Posted by Tim Irvine on Wednesday, January 20, 2016 Under: Race Days

     When I was a kid, there was a race I ran annually in my home town. It became my favorite race mainly because it was one of the few that we had, and I really enjoyed it. Back then, we did not wear race numbers. You simply filled out a card at the finish and they matched your card number with the time they recorded as you crossed the finish line. Simple, yet effective. But the race I ran the most, the Great Southern Runaway, was special in many ways, one of them being that the newspaper that covered the race would blowout the coverage, so you'd always get your name in the paper by simply being in the race. If you were an age group winner, you might have your photo too. It was exciting to say the least.

     One year at the Great Southern Runaway, they printed a history of the race, and I found myself looking for myself from the years I had run the race. But I came across an article titled, “How To Spot A Pigeon”. The article was well written and covered running terms that were simply unfamiliar to the kid reading it. But the core part of the story was addressing runners who wear their race number on the back of the shirt. I had no experience with race numbers at that time since the races I had run didn't use them, but the story stuck with me over the years and as I started traveling to larger events, I would see people with numbers on their back. I would always snicker to myself as if someone was wearing a sign that said kick me, but didn't know it. Beyond that I never gave it much thought..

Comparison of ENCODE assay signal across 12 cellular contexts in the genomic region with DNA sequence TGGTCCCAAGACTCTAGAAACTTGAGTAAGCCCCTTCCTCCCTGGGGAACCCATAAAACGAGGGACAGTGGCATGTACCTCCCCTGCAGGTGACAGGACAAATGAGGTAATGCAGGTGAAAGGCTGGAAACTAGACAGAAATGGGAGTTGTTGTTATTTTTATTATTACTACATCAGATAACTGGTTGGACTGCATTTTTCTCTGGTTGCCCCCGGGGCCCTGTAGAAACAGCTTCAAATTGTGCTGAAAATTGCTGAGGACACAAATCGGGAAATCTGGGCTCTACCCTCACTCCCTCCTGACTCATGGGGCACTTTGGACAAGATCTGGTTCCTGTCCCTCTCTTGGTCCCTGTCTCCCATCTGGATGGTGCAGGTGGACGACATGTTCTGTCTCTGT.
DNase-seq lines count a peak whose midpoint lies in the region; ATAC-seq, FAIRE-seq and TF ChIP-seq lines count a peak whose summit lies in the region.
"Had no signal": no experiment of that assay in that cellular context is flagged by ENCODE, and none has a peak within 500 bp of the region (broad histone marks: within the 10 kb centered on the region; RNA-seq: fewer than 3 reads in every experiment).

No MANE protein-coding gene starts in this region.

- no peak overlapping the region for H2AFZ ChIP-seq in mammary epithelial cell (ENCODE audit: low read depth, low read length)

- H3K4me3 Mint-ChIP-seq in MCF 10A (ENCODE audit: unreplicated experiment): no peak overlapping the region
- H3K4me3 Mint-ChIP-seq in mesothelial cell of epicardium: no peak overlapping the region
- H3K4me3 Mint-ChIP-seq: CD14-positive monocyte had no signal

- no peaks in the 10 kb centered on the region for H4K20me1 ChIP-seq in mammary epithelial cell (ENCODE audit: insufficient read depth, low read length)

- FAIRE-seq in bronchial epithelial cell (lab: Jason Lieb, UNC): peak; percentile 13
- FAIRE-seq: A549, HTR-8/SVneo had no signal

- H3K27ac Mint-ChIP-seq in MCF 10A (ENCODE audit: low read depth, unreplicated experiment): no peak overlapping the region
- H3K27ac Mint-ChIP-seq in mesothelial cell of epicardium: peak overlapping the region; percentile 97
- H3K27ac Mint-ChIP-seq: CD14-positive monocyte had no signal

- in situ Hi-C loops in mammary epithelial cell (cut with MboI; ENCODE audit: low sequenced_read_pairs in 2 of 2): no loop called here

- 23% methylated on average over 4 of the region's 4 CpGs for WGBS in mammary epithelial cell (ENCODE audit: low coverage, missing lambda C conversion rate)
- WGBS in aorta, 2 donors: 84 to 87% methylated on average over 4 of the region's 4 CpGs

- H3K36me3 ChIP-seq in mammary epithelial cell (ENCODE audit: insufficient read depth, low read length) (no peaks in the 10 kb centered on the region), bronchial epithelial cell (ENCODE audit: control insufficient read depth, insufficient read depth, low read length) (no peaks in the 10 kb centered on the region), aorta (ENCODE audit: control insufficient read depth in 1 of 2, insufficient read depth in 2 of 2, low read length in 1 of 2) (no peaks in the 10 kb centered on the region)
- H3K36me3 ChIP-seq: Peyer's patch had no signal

However when I started race timing, I quickly came to understand two things. One was numbers on the back are a bad thing....always. And the person that wrote the article I had read as a child was likely a race timer.

     I know what you're thinking, it's not that big of a deal...right? But hear me out. It is a big deal. You see when we race timers are sitting at the finish of a race, we are focused on seeing your number to lock it in with your time. We can capture your time without the number, but if you stop in the chute to turn and show your number, it disrupts the flow of the race end. You could cause the chute to bottleneck and next thing you know, people are out of order. We see this issue come up with folks who wear their race number under a jacket also. Try as we might, announce as we do, it never fails, someone will become the pigeon for that race. Many times we find several.

     The next time you put that race number on, remember to put it on the front of your body, and use at least 3 pins. We're not going to call anyone a pigeon, but you doing it right will be much appreciated.

                                                                                                                 See you at the races! Tim

In : Race Days 

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Tim Irvine
Meridian, Ms
Tim Irvine